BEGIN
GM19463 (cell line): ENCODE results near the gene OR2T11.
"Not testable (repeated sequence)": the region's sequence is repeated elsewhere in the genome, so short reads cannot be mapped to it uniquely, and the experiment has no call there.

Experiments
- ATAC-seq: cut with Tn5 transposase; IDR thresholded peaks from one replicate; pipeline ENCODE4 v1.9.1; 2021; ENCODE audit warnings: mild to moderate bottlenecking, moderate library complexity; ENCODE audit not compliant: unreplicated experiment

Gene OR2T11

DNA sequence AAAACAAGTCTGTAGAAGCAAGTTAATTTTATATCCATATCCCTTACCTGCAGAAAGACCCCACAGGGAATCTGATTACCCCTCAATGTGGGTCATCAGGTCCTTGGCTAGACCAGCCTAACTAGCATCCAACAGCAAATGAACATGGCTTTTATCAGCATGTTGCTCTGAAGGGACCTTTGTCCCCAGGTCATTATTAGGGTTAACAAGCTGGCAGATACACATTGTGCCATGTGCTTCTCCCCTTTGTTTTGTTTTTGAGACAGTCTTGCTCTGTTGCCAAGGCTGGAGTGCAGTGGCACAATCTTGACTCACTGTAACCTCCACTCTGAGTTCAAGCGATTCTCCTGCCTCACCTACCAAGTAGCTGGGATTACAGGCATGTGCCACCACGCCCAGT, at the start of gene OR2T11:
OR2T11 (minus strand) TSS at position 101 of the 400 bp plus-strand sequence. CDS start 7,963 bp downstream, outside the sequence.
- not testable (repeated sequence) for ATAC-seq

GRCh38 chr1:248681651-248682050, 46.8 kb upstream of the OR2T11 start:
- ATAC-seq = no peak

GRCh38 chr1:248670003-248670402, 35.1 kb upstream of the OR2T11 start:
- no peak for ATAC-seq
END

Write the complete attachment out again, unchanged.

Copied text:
GM19463 (cell line): ENCODE results near the gene OR2T11.
"Not testable (repeated sequence)": the region's sequence is repeated elsewhere in the genome, so short reads cannot be mapped to it uniquely, and the experiment has no call there.

Experiments
- ATAC-seq: cut with Tn5 transposase; IDR thresholded peaks from one replicate; pipeline ENCODE4 v1.9.1; 2021; ENCODE audit warnings: mild to moderate bottlenecking, moderate library complexity; ENCODE audit not compliant: unreplicated experiment

Gene OR2T11

DNA sequence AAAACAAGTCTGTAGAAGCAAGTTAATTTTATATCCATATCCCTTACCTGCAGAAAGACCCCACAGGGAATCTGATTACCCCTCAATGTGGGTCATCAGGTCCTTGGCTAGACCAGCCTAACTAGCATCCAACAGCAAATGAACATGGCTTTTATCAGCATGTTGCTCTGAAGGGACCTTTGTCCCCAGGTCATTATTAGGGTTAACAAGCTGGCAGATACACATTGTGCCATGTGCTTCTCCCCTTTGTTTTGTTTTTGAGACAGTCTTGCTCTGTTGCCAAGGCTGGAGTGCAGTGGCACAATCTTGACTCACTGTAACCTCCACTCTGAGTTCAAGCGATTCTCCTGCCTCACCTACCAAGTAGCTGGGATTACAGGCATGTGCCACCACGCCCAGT, at the start of gene OR2T11:
OR2T11 (minus strand) TSS at position 101 of the 400 bp plus-strand sequence. CDS start 7,963 bp downstream, outside the sequence.
- not testable (repeated sequence) for ATAC-seq

GRCh38 chr1:248681651-248682050, 46.8 kb upstream of the OR2T11 start:
- ATAC-seq = no peak

GRCh38 chr1:248670003-248670402, 35.1 kb upstream of the OR2T11 start:
- no peak for ATAC-seq